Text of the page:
Incumbent AFN national chief faces rivals during final round of speeches
Perry Bellegarde's challengers take shots at cosy relationship with federal government
Perry Bellegarde, the incumbent national chief for the Assembly of First Nations, faced fire Tuesday from four opponents vying to replace him as the head of the largest and most influential Indigenous organization in the country.
Chiefs are set to vote Wednesday in Vancouver at the group's annual general assembly for the next national chief of the AFN.
Bellegarde — considered to be the front-runner — reached deep into his Prairie and treaty roots to fend off criticisms that the AFN has grown too close to Prime Minister Justin Trudeau's Liberal government.
"We did not cede or surrender or relinquish title to the Crown," said Bellegarde in his speech. "The principle was peaceful coexistence and mutual respect between our people. But that's not what we see today."
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However, sensing the need to respond to complaints that the AFN is losing touch with its members, Bellegarde said he would hold a special chiefs' assembly to begin discussions on reforming the organization if re-elected.
"Our AFN has to be relevant to our people, it has to be responsive and it has to be respectful," said Bellegarde.
The AFN was created in 1982 to replace its predecessor, the National Indian Brotherhood.
All five candidates delivered 30-minute speeches to chiefs outlining their platforms and trying to sway the undecided.
Sheila North, a grand chief of Keewatinowi Okimakanak which represents 30 First Nation communities in northern Manitoba, is aiming to become the first woman to lead the AFN. She took a pointed shot at Bellegarde's perceived close relationship with the Trudeau government.
"We need a national chief who can sit at the table with the Liberals without becoming one," said North, a member of the Bunibonibee Cree Nation.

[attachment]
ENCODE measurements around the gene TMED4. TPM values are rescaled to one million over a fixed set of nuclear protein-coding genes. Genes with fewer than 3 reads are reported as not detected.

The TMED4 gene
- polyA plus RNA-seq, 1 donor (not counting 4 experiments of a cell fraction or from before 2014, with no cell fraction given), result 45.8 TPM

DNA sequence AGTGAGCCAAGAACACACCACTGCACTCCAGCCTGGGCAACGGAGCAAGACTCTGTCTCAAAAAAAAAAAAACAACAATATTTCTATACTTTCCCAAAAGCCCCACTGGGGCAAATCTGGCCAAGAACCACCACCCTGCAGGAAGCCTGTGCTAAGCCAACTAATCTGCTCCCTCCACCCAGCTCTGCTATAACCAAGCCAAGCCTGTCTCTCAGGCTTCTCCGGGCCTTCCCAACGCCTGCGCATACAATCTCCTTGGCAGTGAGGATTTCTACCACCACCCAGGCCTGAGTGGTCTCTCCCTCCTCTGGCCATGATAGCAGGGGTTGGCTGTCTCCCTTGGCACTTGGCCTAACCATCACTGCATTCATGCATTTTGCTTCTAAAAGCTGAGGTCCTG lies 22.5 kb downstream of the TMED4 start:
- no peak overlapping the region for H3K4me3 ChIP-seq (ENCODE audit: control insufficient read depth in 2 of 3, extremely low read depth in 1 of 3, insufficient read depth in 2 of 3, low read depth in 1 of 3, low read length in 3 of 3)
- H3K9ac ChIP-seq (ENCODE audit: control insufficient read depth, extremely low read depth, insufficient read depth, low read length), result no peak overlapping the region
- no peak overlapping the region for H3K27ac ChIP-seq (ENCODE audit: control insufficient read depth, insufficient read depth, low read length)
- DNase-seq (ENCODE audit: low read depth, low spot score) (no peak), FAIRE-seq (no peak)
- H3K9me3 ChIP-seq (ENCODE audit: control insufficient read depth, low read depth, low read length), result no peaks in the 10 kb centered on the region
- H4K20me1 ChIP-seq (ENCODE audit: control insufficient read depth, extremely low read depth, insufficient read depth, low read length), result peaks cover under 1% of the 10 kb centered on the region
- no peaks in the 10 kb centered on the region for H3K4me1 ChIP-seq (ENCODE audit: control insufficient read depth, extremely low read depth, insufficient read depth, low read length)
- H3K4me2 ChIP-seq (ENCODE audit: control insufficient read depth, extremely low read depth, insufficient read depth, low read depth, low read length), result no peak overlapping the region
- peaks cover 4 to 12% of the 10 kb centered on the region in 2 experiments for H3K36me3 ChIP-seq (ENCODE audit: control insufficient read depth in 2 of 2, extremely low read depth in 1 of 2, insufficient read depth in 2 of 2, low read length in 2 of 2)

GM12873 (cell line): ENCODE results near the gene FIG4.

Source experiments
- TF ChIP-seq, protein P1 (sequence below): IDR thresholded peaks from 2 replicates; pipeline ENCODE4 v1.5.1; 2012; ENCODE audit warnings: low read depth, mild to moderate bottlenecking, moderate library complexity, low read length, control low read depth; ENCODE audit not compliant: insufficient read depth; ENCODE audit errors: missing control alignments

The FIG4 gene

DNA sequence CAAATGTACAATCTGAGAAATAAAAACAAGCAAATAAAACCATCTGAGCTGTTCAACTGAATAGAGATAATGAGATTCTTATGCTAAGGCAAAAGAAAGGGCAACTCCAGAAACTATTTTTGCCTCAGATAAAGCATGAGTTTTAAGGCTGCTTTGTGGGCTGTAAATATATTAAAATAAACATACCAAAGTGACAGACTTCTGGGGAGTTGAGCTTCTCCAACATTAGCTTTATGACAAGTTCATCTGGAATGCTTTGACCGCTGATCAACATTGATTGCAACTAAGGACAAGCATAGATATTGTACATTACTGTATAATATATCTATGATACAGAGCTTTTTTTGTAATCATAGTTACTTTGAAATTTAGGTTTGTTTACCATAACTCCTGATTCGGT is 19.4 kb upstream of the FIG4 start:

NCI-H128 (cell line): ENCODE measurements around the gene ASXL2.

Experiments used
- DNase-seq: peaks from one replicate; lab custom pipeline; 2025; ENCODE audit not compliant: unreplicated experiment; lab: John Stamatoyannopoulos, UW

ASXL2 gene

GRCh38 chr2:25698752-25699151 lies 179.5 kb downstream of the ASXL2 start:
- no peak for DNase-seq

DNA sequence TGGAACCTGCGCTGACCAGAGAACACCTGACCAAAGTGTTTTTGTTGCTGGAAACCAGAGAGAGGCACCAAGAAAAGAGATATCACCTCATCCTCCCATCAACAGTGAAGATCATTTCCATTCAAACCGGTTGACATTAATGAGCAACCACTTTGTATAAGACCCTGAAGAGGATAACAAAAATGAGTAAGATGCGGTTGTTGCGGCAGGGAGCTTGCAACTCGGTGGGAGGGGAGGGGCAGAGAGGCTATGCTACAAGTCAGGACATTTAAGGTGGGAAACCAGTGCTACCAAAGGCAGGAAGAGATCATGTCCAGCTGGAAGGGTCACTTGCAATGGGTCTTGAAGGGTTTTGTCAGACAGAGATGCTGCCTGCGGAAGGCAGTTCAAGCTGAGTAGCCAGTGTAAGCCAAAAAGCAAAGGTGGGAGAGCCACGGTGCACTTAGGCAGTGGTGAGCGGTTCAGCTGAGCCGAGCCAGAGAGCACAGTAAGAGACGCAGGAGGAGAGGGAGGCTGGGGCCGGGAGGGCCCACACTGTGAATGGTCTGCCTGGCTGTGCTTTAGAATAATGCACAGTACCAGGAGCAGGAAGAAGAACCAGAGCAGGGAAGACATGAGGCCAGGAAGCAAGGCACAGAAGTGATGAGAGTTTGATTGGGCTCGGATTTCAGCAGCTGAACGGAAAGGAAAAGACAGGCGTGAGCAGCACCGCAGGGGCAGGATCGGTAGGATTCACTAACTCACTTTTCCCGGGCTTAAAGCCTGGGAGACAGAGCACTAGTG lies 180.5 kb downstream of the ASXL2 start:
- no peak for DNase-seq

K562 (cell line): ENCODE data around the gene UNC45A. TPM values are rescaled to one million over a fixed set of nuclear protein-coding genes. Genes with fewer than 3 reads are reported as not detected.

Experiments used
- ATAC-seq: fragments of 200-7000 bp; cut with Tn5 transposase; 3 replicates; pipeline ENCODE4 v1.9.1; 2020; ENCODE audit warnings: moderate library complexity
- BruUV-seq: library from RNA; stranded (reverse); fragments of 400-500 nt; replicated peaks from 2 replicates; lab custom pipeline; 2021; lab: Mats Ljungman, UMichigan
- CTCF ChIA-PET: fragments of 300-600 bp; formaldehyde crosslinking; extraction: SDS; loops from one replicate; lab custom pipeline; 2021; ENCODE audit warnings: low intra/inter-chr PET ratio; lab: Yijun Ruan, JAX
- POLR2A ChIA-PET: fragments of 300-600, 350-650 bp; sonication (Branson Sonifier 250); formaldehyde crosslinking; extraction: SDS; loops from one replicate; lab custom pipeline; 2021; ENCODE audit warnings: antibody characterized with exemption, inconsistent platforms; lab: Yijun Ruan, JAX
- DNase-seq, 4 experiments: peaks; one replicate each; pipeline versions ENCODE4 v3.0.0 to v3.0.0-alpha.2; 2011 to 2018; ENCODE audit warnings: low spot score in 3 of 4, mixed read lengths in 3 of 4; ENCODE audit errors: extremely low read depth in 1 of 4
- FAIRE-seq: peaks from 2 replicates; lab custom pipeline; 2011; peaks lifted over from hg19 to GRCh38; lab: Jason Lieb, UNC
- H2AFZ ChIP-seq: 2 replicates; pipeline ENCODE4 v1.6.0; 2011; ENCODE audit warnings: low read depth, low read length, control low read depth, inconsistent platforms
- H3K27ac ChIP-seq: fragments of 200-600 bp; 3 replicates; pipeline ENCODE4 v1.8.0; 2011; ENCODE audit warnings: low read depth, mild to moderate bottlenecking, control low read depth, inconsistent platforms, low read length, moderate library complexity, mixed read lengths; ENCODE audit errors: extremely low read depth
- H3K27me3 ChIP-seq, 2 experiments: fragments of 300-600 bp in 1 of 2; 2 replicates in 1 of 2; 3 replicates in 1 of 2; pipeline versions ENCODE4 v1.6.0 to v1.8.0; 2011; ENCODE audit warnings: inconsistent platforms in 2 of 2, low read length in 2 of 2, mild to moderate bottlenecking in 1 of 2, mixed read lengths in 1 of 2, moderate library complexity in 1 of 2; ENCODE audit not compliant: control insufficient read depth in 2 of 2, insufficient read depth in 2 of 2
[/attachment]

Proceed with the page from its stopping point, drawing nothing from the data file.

North also laid out her plans for her first 100 days as national chief which includes meetings in every region to set the priorities for the organization.
"It is time to change the system," said North. "Our strength is found in our traditions and our laws."
Miles Richardson, a former president of the Haida Nation, said that his experience fighting to assert the Haida Nation's sovereignty over its territory prepares him to take the fight to the national level.
Another candidate, Russ Diabo of Kahnawake in Quebec, said the organization had "strayed" from its principles and is now Ottawa's "cheerleader."
Diabo said he was the only choice for "transformative" change of the AFN. Diabo said First Nations people are at a key juncture in their history and chiefs needed to carefully choose who should lead the AFN during this period.
"If you vote for a status-quo candidate there will be repercussions," said Diabo. "But many of our people are watching this election and they want fundamental change."
Katherine Whitcloud, a former Manitoba regional chief of the AFN, focused her speech on the need to ground the organization in traditional and spiritual ways with a focus on the next generations.
"I heard a lot of talk about money, but it's never going to close the gap," said Whitecloud. "It's not about today, and it's not about winning tomorrow. It is about the life of our children and the life of our grandchildren."
AFN officials said there are more than 2,616 First Nations leaders, elders and youth registered to attend the annual general assembly.
Only chiefs of the AFN's 635 member communities or their proxies are allowed to vote for a new leader. As of Tuesday morning, a spokesperson for the AFN said 522 voting delegates had registered although that number could change as registration will remain open until the vote.
The AFN is a national lobby group tasked with advocating for First Nations according to direction from its members. Most often this involves lobbying the federal government on policy areas like health care, infrastructure, land and education.
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The AFN is not a government and is separate from the nation-to-nation relationship between Ottawa and individual First Nations.
The assembly receives its funding from the federal government, the majority of which comes from Indigenous Affairs. That increased from $13 million in the fiscal year ending in 2016 to $32 million for 2018, according to figures presented to the conference Tuesday morning.